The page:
Accountability is a trait that more and more senior leaders believe should apply to all employees at every level of a business.
But how can companies take away the negative connotations so colleagues welcome it with open arms?
The word accountable can strike fear into workforces, after all by definition it means they are ‘required or expected to justify actions or decisions’.
So how can organisations ensure the freedom of responsibility is seen as a positive instead of a dreaded blame game?
BT’s Principal Internal Communications Manager Anton Nebbe believes it’s all down to the culture.
He said: “If you’re in an organisation where people are scared to fail and people pass the buck, then it’s going to be difficult to sell accountability as an important trait.
“If you’re in an organisation where people aren’t afraid, then it’s easy to implement accountability.”
Whether colleagues are accountable for individual projects, annual objectives or adhering to the company’s targets, there should be a way to evaluate each colleague’s success because reward and acknowledgement are important benefits to accountability.
“People need to be rewarded,” Anton adds.
“If you have a strong reward and recognition policy in place, colleagues know they can be measured in terms of their success and what they’ve contributed.
“Likewise, if they have to hold their hands up when something doesn’t go to plan, they’re not going to be scared of failing.”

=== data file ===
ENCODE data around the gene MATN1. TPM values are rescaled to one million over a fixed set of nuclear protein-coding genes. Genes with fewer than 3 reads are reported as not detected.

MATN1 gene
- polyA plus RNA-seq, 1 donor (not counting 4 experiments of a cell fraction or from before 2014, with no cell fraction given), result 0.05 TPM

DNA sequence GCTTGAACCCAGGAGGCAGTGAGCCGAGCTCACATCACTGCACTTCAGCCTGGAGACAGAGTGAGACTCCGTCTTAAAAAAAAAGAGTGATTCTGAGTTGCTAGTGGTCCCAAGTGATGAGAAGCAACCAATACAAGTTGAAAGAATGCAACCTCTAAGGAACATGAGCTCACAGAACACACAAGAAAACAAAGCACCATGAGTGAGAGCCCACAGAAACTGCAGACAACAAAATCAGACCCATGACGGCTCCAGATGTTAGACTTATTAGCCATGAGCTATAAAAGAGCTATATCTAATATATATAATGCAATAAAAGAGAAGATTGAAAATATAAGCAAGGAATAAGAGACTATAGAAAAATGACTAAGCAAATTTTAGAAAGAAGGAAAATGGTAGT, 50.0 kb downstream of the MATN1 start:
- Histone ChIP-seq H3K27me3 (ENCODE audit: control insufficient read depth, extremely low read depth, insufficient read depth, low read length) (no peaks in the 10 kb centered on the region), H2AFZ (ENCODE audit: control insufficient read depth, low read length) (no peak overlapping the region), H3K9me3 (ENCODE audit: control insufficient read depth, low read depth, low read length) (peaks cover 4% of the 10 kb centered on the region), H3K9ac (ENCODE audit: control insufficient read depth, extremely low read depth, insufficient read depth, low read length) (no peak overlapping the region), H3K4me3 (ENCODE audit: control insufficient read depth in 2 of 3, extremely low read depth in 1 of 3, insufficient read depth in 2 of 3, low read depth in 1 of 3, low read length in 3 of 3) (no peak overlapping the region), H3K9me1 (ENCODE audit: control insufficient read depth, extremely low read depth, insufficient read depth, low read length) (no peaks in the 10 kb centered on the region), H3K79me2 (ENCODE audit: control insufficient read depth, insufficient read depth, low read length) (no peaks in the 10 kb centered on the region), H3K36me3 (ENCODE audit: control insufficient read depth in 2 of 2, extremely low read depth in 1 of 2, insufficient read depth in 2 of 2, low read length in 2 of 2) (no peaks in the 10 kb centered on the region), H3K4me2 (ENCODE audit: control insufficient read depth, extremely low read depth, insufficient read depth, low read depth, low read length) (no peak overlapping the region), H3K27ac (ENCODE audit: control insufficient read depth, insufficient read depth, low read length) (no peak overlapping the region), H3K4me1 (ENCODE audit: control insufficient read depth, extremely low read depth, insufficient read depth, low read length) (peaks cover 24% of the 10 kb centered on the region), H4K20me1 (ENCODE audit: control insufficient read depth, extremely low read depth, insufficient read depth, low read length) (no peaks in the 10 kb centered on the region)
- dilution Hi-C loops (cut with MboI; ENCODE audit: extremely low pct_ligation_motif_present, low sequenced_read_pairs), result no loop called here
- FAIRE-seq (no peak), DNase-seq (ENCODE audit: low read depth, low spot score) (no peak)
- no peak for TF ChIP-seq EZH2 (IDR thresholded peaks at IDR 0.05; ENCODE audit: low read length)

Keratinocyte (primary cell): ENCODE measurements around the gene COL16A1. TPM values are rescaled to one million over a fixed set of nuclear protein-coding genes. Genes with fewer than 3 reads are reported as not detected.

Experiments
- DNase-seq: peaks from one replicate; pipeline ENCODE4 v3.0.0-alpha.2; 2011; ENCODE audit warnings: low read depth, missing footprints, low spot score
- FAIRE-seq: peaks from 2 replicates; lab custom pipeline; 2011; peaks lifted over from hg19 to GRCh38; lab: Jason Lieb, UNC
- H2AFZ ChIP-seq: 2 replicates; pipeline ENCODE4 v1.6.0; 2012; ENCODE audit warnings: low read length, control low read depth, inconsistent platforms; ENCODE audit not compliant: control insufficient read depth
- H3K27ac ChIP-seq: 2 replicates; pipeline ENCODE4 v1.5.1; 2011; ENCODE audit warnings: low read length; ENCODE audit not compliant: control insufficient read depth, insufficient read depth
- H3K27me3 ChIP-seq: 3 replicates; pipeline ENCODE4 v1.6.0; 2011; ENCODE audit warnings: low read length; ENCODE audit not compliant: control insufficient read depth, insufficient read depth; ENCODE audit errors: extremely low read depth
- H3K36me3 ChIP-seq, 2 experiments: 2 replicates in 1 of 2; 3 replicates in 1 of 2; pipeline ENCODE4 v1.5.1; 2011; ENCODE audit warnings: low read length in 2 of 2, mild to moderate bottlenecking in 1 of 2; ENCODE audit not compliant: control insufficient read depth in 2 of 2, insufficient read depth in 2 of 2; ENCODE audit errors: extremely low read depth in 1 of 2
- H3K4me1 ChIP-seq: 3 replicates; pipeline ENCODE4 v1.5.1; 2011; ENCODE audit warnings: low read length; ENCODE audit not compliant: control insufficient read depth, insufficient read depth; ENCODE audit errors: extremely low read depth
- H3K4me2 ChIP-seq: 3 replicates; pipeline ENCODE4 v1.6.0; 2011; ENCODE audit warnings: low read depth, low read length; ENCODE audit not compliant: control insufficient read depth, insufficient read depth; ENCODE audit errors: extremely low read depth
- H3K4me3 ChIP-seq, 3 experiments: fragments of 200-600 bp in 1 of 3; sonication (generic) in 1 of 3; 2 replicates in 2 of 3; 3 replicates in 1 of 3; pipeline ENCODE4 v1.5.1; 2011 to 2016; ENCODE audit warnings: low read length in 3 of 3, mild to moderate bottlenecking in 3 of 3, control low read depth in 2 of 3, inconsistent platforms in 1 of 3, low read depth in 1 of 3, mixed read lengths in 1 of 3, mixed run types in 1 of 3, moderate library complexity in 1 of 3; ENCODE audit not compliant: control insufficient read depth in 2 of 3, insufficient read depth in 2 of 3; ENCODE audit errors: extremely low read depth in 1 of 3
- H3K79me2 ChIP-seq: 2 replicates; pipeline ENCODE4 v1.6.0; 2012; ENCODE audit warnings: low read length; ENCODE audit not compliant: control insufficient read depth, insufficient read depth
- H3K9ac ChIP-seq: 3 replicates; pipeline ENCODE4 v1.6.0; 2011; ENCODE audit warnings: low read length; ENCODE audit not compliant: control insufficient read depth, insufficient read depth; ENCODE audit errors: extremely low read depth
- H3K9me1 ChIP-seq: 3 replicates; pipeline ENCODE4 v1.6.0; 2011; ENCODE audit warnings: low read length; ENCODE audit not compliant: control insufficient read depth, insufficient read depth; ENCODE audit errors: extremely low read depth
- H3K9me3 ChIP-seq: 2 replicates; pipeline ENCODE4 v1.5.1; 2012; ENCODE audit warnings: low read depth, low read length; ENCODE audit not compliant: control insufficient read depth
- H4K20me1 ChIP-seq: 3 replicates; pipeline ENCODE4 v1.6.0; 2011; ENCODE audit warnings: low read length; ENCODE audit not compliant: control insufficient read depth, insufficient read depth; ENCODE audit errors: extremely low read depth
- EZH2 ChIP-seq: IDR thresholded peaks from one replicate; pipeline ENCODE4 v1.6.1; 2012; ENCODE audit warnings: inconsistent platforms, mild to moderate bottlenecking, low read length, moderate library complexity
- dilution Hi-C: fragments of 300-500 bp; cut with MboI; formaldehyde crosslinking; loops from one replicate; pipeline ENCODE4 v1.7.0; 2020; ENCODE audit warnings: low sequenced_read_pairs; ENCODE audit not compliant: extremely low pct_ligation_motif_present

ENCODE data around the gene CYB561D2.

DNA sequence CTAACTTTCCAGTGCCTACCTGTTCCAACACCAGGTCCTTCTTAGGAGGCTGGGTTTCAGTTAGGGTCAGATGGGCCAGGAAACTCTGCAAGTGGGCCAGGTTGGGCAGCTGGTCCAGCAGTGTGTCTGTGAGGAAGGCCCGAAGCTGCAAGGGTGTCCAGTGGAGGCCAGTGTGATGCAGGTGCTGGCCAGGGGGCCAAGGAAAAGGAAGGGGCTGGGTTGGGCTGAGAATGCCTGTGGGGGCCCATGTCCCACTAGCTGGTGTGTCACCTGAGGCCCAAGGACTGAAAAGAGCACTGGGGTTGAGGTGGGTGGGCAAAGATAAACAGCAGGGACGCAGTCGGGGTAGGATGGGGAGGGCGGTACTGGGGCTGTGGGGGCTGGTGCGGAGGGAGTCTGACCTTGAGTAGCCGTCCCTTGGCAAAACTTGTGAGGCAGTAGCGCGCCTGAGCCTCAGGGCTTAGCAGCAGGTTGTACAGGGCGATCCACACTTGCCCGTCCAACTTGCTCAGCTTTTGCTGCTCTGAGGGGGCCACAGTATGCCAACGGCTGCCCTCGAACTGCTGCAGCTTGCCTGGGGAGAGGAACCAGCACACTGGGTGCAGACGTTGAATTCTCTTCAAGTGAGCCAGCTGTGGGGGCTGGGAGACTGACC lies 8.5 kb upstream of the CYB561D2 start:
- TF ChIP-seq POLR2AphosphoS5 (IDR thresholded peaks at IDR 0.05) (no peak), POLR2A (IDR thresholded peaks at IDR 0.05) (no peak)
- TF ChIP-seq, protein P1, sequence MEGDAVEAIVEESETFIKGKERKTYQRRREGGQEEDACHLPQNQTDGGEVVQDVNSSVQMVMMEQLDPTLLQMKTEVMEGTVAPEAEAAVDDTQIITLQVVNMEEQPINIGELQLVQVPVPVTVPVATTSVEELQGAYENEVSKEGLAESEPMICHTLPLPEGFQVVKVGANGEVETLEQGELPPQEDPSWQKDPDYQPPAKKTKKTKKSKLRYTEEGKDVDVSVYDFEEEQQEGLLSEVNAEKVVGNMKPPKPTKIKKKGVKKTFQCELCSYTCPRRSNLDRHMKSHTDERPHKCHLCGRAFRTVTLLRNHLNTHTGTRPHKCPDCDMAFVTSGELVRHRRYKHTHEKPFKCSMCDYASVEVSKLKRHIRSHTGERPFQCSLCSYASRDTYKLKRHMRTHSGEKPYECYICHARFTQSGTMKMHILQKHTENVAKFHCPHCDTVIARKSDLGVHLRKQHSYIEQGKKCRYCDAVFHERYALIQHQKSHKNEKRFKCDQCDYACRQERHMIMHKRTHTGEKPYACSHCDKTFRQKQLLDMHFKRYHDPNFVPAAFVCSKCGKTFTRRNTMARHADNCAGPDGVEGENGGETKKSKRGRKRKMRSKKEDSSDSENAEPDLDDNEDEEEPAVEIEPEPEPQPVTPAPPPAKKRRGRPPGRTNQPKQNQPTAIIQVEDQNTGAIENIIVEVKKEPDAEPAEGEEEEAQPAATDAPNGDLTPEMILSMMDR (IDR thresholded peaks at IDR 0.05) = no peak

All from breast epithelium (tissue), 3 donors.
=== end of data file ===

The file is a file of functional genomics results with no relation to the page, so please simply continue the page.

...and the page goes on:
Delivered in the right way, accountability doesn’t have to be something for frontline colleagues to fear – with praise, recognition and a good old-fashion pat on the back at the top of the agenda, they can thrive in an environment where they’re given more responsibility.
“If you don’t have accountability, what are you doing there? What’s your role in making the company successful? Without accountability, you don’t have success.
“It encourages people to take a personal interest in the business as well. If you feel that you have a personal stake in the business and its success you’re more likely to feel engaged in the business.
“Accountability encourages engagement, ultimately. If you take accountability and you’re rewarded for that accountability then you feel engaged and proud to work for the organisation.
“The business will benefit in all sorts of ways.”